Street girls are especially vulnerable to being raped by police and soldiers, and street boys are also at risk of sexual abuse. In addition, street children are often accused of sorcery or witchcraft and are forced to undergo abusive “deliverance” ceremonies led by pastors, cult leaders, or “prophets.” The growing number of street children and increases in accusations of sorcery are strongly linked to the spread of HIV/AIDS in the DRC.
Among all the forms of violence, those inflicted upon so-called witch children have taken on disturbing proportions. Fuelled by poverty, mystical beliefs and the proliferation of religious sects, they now spare no urban area, however small, and often leave children bereft of protection. 152. Such is the case in the town of Kindu, in the province of Maniema, in the eastern part of the country, which has less than 250,000 inhabitants but where, in 2006, the association for the Protection of Abandoned Women and Children (Association pour la sauvegarde des enfants et des femmes abandonnées (ASEFA) counted 539 so-called witch children, 146 of them girls, being held in churches or in the homes of pastors where they were subjected to forced fasting and all manner of mistreatment on the pretext of exorcising them (breaking the spell). Of these, 537 (99.6 per cent) are from very low-income families.
There were reports of adults killing children accused of sorcery. For example, a father in the Equateur Province town of Zongo threw his 5-month-old baby into a river in September 2006 for alleged sorcery, resulting in the baby's death. Days earlier adults in the provincial capital of Mbandaka threw a 15-year-old boy in the river for sorcery, resulting in the boy's death. Police made arrests in both cases. Officials did not charge, prosecute, or punish anyone for similar crimes reported in previous reporting periods.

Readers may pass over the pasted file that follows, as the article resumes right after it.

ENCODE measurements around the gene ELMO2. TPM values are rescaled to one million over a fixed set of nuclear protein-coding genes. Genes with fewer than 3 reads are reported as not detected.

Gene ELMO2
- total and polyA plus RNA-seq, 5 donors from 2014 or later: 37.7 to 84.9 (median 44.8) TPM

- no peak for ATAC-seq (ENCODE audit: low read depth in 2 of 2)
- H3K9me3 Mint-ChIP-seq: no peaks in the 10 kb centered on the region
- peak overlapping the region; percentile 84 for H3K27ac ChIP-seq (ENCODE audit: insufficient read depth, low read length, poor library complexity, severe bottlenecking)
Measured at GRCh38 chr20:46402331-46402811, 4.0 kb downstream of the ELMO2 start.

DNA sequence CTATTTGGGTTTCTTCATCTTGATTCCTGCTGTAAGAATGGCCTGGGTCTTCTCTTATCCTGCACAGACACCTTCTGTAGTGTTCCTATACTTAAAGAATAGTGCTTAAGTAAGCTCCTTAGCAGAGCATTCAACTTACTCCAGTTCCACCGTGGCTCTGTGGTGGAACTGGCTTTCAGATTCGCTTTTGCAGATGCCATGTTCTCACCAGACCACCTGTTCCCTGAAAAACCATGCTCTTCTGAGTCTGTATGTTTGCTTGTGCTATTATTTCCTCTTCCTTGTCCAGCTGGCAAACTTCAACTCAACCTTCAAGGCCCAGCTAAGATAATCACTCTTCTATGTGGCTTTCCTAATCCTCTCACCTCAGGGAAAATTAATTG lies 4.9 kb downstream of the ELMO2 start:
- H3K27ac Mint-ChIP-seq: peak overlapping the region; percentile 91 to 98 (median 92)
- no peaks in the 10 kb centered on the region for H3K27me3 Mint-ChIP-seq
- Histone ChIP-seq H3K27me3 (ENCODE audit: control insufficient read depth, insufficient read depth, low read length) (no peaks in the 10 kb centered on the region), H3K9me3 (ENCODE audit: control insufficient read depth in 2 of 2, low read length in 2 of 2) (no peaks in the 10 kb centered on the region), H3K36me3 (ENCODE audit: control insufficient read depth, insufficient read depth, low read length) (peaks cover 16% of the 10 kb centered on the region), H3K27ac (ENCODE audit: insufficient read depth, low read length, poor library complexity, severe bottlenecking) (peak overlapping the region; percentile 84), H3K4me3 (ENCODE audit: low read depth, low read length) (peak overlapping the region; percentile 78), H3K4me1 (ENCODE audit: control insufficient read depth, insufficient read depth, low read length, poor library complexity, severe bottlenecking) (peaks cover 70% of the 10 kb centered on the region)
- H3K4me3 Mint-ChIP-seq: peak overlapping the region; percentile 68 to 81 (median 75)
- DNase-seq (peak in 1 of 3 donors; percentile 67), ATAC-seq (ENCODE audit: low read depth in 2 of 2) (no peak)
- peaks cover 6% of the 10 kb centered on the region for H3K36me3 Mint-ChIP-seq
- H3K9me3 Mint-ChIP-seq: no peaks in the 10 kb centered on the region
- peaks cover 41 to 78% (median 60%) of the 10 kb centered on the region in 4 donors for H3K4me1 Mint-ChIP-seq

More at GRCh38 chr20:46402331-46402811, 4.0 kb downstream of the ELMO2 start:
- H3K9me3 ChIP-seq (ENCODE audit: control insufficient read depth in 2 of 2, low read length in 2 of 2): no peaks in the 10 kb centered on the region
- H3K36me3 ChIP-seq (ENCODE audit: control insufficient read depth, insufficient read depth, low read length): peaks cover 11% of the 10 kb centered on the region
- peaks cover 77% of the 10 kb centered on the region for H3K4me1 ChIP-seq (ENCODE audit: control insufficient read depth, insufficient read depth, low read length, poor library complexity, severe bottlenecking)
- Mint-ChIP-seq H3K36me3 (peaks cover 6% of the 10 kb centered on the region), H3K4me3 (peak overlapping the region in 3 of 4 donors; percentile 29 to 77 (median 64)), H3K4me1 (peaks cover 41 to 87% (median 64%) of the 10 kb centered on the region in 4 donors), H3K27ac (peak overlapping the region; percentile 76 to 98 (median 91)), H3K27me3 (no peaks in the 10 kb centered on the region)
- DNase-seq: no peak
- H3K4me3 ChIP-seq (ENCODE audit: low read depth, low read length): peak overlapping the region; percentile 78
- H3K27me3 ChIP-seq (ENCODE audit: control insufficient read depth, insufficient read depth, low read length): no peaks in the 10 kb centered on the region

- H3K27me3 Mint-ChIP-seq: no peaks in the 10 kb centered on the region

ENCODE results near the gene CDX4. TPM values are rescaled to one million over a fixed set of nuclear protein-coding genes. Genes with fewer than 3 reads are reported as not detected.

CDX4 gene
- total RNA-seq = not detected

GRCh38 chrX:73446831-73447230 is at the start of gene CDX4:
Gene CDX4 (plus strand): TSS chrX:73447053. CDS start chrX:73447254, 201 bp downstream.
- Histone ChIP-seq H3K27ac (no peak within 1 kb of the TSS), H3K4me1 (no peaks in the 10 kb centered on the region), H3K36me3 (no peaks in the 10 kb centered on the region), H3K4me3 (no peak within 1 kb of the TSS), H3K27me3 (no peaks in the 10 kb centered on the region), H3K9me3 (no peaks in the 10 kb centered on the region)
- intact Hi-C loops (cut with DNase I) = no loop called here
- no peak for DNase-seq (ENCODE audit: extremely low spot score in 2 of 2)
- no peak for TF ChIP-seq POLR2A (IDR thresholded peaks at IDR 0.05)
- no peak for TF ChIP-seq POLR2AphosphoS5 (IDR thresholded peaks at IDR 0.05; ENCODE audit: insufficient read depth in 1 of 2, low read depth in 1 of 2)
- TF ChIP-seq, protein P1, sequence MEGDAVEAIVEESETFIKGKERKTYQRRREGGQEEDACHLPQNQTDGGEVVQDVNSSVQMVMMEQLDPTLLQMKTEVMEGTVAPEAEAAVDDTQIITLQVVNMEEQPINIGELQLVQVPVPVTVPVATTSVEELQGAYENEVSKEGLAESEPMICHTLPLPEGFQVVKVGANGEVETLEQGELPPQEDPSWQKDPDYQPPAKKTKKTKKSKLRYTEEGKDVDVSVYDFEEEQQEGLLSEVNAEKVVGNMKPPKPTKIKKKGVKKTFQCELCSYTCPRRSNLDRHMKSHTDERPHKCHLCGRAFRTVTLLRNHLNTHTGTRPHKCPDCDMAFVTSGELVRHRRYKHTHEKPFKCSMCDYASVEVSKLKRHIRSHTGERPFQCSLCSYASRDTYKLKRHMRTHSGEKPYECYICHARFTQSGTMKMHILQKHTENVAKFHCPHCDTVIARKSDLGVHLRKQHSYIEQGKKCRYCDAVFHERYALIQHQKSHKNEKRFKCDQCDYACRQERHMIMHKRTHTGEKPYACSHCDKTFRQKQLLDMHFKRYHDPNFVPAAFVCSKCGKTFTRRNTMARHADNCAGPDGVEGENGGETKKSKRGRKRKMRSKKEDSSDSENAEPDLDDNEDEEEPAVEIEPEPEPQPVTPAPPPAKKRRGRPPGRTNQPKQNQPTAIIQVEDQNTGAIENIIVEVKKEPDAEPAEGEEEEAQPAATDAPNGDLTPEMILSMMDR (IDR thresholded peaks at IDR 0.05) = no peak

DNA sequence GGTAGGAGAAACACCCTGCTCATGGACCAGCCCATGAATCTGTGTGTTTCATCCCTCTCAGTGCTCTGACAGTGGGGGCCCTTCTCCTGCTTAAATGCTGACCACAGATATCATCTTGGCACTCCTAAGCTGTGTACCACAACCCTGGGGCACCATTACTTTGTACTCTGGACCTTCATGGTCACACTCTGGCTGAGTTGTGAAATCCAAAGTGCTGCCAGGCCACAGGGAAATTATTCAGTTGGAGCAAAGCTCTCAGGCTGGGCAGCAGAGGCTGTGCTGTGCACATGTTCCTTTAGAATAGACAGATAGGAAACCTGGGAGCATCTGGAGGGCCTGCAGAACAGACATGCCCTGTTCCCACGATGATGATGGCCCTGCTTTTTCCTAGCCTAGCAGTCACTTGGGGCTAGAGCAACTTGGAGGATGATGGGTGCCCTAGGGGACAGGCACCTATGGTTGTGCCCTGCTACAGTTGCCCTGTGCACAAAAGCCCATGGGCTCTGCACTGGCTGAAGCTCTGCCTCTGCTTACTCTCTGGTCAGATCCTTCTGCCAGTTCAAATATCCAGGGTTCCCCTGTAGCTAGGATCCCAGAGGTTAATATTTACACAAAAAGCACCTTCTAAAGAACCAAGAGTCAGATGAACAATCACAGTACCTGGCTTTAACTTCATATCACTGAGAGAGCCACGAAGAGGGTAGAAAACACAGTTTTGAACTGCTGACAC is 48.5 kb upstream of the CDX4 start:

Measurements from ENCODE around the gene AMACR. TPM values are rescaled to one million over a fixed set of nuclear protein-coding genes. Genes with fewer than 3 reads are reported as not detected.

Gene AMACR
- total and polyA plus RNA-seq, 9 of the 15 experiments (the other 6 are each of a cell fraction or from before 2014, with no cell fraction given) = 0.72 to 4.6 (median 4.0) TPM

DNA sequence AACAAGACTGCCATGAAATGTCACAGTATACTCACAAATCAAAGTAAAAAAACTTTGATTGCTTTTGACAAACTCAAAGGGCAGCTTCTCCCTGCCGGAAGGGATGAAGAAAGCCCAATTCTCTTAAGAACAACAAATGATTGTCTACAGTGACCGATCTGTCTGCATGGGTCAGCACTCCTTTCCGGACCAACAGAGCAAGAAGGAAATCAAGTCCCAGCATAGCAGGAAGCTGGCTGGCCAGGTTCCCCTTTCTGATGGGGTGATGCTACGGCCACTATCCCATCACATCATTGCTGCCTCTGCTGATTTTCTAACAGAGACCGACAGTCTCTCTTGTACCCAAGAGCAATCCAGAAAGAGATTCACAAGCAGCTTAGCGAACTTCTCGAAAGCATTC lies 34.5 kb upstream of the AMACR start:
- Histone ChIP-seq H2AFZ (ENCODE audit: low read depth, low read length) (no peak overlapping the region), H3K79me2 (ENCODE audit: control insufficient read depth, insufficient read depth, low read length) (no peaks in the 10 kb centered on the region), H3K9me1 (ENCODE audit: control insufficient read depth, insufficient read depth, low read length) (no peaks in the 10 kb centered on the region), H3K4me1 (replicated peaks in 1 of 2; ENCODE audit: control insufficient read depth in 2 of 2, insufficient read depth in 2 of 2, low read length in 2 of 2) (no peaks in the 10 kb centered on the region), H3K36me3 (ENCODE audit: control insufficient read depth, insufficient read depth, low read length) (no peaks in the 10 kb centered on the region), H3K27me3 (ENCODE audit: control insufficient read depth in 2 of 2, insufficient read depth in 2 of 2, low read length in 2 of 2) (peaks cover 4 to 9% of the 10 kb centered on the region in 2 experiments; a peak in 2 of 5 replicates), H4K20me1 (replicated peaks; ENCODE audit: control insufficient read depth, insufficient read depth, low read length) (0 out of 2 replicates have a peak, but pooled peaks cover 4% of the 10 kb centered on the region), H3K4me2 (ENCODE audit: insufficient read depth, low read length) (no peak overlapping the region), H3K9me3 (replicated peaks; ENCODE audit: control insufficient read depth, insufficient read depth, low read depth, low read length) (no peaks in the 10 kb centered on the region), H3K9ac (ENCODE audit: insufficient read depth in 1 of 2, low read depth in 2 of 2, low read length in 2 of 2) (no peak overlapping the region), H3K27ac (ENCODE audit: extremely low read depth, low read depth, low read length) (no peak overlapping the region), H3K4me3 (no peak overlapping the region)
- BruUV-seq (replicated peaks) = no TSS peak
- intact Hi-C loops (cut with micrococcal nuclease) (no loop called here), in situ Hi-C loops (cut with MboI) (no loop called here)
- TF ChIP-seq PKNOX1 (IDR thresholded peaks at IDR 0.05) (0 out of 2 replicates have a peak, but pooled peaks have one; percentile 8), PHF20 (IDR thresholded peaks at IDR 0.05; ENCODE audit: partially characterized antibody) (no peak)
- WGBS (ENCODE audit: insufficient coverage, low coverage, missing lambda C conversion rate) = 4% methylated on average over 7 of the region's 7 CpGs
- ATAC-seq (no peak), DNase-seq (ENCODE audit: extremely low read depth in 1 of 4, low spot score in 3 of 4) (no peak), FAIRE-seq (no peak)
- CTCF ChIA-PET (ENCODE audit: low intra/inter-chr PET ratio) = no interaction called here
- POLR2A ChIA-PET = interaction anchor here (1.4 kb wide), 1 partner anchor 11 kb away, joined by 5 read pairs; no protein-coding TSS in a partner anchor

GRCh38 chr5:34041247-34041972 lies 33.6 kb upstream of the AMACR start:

In the early 1960s the use of witchcraft, sorcery, and magic by insurgent elements in the Republic of the Congo (Leopoldville) was common. Magical practices were said to be effective in conditioning dissident elements and their followers to do battle with Government troops. Rebel tribesmen seemed to have been persuaded that they can be made magically impervious to Congolese army firepower. Their fear of Government forces was diminished and, conversely, fear of the rebels grew within army ranks.
In Africa, uprisings embodying supernatural practices have tended to occur generally whenever the continued physical safety or internal power structure of a tribe or tribes has been seriously threatened. Manifestations of witchcraft and sorcery in these instances can be said to reflect, in part, a return to traditionalism. A tribe unites more readily when a threat is explainable and solutions are propounded in terms of tribal common denominators of belief.
Nathan Nunn and Raul Sanchez de la Sierra report that to "become bulletproof one had to participate in a ritual that was typically performed in the forest. The bulletproofing protection requires that certain conditions be followed in order for the protection to be in place. Failing to respect the conditions would cause the protection against bullets to stop working. The “gri-gri” only lasts for a short period of time, often hours or days... Some of those from the villages that stayed to fight were shot and died. But, the cause of their death did not prove the spell to be false. Given the set of conditions that had to be respected, it was obvious that if they died, it must have been because they did not follow some of the conditions."